Microchips fitted to new recycling bins issued across Aylesbury Vale without the public’s knowledge do not have ‘mystical powers’ but could be used to introduce recycling rewards, the council has said.
Each of the new large blue-lidded recycling bins Aylesbury Vale District Council has provided contains an ID tag, which the council says are an electronic reference number identifying each bin.
Many have expressed outrage online at the chips being ‘secretly’ installed and some have reportedly taken to removing the tags from their bins.
But the man in charge of the new scheme, Councillor Sir Beville Stanier, denied the tags were ‘bugging or tracking devices’.
Sir Beville, council cabinet member for environment and health,said: “There are many misleading reports that seem to lead people to believe that the tags have mystical powers when, in reality, they really are no different to the identification chips people put in their cat or dog, or if the council had simply painted an identification number onto the side of the bin.”
However, he said the devices, which are not currently activated, could allow recycling reward initiatives to be introduced.
For this to happen, the council would seek Government funding to buy £2,000 receiver devices for each of the 17 vehicles that collect the bins. When the bin empties onto the lorry, a weighing device works out how much recycling has been produced, and then this and the electronic bin reference number could be transmitted to the council to see who to reward.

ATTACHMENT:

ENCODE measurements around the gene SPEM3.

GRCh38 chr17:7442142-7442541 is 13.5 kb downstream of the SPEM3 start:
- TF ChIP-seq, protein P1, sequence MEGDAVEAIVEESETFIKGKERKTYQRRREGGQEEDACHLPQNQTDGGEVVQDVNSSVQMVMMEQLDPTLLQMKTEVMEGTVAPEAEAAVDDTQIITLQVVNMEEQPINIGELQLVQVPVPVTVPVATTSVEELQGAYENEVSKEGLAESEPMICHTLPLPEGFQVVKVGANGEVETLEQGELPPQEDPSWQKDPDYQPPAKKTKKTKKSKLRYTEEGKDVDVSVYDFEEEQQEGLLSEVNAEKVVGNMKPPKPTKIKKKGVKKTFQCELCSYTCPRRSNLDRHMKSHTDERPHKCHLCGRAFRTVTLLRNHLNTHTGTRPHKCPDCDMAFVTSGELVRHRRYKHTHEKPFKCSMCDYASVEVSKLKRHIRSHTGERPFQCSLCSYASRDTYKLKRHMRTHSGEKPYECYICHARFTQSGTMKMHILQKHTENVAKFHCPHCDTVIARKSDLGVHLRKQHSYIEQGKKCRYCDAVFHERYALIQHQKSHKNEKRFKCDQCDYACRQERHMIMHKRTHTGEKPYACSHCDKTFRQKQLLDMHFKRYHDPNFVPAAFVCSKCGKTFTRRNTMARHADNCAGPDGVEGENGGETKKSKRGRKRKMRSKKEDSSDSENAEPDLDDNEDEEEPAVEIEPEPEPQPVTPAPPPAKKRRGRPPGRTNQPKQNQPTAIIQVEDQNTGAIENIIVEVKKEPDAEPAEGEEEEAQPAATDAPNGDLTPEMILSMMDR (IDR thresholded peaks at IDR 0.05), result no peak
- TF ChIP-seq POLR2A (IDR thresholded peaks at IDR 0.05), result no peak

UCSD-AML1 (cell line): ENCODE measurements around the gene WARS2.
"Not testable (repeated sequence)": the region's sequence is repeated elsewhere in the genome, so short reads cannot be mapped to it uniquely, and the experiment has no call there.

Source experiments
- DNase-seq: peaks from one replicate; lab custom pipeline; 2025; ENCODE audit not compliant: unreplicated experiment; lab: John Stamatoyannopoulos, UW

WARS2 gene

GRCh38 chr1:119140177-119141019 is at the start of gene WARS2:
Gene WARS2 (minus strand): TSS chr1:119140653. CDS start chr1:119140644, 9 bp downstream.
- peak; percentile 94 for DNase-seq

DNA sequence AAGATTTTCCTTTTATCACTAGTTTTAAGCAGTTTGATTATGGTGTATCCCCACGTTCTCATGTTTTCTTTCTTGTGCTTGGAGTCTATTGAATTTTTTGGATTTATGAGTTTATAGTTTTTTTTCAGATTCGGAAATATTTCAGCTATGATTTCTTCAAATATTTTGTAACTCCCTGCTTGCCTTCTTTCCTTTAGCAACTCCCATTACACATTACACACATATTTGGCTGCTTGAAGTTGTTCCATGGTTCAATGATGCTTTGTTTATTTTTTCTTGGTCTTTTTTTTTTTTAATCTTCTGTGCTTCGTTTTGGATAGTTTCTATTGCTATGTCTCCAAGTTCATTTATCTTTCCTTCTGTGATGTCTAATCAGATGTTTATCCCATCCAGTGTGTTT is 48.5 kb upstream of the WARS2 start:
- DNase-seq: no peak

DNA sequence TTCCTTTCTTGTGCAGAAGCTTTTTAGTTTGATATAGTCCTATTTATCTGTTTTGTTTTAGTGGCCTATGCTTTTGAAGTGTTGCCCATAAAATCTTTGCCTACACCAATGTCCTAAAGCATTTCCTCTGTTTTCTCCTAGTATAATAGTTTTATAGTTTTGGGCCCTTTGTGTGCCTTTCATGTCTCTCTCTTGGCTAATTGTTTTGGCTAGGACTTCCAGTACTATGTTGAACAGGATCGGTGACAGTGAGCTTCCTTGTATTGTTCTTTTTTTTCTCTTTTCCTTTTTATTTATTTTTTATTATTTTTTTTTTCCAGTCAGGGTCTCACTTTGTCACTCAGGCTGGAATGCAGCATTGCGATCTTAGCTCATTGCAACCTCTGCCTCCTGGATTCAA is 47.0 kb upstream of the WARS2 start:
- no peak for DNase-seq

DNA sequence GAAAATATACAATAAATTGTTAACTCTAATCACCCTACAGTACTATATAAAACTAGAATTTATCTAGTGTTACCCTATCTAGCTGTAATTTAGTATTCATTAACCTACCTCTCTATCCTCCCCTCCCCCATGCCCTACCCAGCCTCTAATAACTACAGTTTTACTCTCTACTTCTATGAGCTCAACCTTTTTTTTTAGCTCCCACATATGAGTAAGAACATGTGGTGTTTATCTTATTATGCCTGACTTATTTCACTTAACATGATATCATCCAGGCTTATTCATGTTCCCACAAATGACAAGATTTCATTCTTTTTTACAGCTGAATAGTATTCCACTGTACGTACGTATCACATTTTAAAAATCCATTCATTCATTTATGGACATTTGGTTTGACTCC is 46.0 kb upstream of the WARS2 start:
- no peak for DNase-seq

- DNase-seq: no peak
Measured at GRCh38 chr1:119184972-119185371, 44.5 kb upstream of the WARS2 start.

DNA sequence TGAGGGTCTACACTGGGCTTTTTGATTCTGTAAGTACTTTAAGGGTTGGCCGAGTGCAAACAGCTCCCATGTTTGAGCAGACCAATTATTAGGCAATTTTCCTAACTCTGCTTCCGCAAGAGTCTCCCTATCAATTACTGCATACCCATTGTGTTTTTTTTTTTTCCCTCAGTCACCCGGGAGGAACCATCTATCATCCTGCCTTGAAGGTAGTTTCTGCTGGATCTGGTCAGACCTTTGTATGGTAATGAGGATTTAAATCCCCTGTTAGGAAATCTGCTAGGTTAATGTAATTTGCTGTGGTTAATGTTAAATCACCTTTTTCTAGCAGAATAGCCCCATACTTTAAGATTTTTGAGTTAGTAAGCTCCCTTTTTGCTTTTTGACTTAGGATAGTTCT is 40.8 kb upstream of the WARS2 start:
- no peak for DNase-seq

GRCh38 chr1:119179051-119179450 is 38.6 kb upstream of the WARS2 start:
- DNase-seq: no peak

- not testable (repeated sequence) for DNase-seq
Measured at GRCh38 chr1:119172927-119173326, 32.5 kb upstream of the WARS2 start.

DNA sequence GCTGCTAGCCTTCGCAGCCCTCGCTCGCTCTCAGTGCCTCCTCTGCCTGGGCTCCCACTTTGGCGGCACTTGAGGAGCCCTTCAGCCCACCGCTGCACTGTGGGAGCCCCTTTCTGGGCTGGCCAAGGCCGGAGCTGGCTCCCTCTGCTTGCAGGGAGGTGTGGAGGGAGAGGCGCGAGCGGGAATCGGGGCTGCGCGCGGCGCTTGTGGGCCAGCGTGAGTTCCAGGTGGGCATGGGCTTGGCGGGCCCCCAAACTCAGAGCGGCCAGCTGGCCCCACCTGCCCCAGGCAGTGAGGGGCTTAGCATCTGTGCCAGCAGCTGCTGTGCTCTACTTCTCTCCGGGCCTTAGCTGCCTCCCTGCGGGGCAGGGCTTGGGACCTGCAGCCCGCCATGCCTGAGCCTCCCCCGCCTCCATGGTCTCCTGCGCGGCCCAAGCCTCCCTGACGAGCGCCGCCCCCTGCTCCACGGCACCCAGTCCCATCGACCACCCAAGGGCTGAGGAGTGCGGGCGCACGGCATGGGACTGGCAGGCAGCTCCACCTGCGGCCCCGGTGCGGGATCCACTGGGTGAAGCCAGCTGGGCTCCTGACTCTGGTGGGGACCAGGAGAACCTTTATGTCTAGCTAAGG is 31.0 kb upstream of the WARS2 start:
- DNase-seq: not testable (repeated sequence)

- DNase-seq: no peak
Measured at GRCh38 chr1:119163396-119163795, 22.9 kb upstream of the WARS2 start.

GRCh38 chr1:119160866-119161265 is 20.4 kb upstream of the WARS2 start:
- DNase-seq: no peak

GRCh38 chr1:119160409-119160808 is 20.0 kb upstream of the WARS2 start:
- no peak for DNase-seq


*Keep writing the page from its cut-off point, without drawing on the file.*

A council spokesman said the decision to buy bins with the devices fitted is not one that would normally undergo public scrutiny, but any decision to switch them on would be publicly debated.
Across the Vale, 68,000 homes are expected to receive the new £19 bins, at a total cost of just under £1.3 million, with smaller food waste bins also issued, but council says the new system will save taxpayers £500,000 a year.
Sir Beville said installing chips provides the council with ‘flexibility to introduce new recycling reward initiatives in the future’.
He used the example of the Royal Borough of Windsor & Maidenhead, where tags are used to help monitor the amount of recycling put out for collection. The keenest recycling households are rewarded with vouchers for high-street retailers.
Sir Beville said if the council decided to offer such a scheme and the bins did not contains the tags, fitting them would be ‘logistically challenging’ and cost more.
“Purchasing them fitted at the point of manufacture, therefore, is more cost effective in the long run,” he said.
“If the tags were ever used, and currently they are not, the tag itself would not be able to monitor the type or weight of rubbish being thrown away.
“All it would do is allow a vehicle fitted with a receiver device to identify which bin is being emptied into the vehicle at that time.”